Human Resources

Cooperatives May 24, 2012 Print Friendly and PDF

By Phil Kenkel, Vice Chair, Cooperatives CoP and Bill Fitzwater Cooperative Chair, Oklahoma State University, phil.kenkel@okstate.edu.


In a recent national project, academic researchers, cooperative managers and members, USDA, agricultural foundations and other stakeholders collaborated to identify the critical issues facing agricultural cooperatives. A two-stage Delphi survey was conducted, followed by expert panel sessions in Washington, D.C. and Minneapolis, Minnesota. The material below summarizes some of the findings from the project.

The quality and skills of cooperative managers and board members has been considered a critical issue for cooperatives in numerous past studies. This most recent effort to identify pressing issues facing cooperatives highlighted the broader issue of human resource management. Nearly 70 percent of the experts indicated that attracting and maintaining quality human resources is a critical issue for agricultural cooperatives.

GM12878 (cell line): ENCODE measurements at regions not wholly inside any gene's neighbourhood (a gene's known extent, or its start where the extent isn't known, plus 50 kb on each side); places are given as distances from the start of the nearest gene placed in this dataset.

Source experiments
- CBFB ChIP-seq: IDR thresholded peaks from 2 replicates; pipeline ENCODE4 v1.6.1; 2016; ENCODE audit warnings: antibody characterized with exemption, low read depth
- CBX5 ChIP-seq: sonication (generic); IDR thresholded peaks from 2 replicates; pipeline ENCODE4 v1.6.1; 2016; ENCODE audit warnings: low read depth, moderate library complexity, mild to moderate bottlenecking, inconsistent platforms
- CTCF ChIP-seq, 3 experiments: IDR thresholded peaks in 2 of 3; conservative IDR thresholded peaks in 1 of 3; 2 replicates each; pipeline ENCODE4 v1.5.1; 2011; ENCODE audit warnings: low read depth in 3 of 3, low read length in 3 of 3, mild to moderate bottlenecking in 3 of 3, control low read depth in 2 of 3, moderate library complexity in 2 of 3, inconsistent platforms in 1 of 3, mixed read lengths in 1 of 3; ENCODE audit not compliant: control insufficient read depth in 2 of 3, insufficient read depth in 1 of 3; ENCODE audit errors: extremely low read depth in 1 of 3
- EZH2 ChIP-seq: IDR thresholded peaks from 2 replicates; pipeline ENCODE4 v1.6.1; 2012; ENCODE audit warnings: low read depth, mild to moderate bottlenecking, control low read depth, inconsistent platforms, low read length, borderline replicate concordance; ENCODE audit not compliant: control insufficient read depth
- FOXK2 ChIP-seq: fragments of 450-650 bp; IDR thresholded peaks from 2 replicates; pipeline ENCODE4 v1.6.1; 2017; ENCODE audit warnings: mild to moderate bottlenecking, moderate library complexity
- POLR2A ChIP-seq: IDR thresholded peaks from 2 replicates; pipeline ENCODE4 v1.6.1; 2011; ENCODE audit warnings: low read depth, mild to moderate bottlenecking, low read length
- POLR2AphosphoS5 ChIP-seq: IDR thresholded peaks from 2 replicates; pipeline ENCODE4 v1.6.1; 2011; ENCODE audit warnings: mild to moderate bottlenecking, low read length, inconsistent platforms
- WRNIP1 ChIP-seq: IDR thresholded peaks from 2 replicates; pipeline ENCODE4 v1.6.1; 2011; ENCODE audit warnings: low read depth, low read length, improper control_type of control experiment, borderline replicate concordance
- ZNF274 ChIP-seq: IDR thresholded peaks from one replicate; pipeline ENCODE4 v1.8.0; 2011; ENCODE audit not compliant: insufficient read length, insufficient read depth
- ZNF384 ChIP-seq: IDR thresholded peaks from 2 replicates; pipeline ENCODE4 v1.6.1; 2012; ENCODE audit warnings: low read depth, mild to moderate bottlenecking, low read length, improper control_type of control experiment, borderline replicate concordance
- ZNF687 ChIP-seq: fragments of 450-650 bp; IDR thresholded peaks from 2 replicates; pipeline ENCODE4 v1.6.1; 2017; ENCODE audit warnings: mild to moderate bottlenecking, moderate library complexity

Margin and profit level impact the compensation strategies of agricultural cooperatives. It can also be difficult to attract employees to rural areas. However, employees are critical for a cooperative’s success since they may be the primary means by which the member interacts with the firm. As a result, the knowledge, skills and commitment of the employees to the member-stated objectives of the cooperative contribute value to the firm. Cooperative managers must emphasize principles of training and personnel development to successfully implement their strategy.

Management and key personnel succession was also identified as a key issue. Cooperative leaders reported mixed or negative experiences in hiring managers who did not have experience with the cooperative business form. Cooperative managers operate under a different set of objectives, work with a board of directors consisting of producer-members and have a closer, more constant communication with their customer-owners. This creates challenges for chief executives with a background in investor-owned firms to thrive in a cooperative setting.  It also increases the importance for cooperatives to develop internal talent and to create succession plans.
 

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This work is supported by the USDA National Institute of Food and Agriculture, New Technologies for Ag Extension project.